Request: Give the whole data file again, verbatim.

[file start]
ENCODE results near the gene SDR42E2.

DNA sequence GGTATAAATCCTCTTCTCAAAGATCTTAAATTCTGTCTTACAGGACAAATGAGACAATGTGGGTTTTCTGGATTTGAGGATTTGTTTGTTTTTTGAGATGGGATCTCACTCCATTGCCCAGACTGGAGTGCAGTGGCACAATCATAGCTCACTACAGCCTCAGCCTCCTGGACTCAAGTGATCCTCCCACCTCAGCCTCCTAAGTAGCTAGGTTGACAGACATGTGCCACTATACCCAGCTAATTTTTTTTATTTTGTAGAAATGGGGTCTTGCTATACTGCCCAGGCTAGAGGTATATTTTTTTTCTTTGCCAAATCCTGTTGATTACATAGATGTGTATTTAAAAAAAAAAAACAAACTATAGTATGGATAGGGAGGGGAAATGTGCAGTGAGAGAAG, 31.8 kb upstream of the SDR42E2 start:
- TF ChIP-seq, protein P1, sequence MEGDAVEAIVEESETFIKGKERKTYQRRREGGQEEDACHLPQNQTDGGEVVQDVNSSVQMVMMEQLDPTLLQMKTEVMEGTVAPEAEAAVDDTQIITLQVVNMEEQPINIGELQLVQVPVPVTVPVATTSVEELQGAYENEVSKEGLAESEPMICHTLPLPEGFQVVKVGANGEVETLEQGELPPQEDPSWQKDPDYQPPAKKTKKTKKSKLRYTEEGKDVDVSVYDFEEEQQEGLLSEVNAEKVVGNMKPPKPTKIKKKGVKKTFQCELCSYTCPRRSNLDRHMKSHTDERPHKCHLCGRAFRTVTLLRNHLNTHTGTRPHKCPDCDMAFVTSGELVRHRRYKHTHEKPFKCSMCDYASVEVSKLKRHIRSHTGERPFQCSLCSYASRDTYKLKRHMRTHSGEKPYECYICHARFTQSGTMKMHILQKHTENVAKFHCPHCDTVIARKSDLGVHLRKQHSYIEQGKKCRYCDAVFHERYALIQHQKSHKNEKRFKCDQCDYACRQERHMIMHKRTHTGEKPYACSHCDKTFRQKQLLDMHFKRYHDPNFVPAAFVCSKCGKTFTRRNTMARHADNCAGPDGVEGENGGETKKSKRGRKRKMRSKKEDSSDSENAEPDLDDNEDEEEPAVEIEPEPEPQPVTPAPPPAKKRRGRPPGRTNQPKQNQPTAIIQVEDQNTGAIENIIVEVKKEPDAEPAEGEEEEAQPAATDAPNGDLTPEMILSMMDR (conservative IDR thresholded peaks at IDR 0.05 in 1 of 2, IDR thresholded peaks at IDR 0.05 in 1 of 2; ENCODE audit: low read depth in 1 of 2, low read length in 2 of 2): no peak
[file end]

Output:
ENCODE results near the gene SDR42E2.

DNA sequence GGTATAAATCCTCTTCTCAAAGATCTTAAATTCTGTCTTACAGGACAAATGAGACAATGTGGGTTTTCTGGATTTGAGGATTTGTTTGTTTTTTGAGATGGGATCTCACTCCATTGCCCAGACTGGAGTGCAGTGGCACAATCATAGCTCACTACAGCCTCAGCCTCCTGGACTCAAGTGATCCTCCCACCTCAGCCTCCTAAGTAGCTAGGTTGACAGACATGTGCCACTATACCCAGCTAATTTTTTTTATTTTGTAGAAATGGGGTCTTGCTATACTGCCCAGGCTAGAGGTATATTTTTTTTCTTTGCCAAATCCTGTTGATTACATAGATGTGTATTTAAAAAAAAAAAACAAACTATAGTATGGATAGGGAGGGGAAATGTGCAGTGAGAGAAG, 31.8 kb upstream of the SDR42E2 start:
- TF ChIP-seq, protein P1, sequence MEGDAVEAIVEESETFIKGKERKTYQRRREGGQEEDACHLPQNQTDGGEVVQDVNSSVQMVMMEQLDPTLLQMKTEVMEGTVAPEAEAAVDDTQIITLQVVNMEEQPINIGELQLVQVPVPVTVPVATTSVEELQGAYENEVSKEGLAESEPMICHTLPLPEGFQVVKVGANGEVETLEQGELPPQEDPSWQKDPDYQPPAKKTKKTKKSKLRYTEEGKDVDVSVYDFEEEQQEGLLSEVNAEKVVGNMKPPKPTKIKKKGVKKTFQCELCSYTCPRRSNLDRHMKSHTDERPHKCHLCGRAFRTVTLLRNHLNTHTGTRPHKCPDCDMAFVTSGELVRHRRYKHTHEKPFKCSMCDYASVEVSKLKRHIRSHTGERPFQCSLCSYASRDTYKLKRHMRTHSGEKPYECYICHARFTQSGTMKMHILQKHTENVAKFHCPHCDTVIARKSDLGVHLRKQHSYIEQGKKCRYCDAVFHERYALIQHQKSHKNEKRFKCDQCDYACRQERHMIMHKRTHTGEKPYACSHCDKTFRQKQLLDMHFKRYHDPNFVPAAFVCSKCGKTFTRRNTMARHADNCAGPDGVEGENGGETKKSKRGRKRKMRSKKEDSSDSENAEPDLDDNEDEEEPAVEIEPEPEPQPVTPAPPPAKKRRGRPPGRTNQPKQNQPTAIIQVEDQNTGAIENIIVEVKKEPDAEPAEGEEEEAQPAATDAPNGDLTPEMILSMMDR (conservative IDR thresholded peaks at IDR 0.05 in 1 of 2, IDR thresholded peaks at IDR 0.05 in 1 of 2; ENCODE audit: low read depth in 1 of 2, low read length in 2 of 2): no peak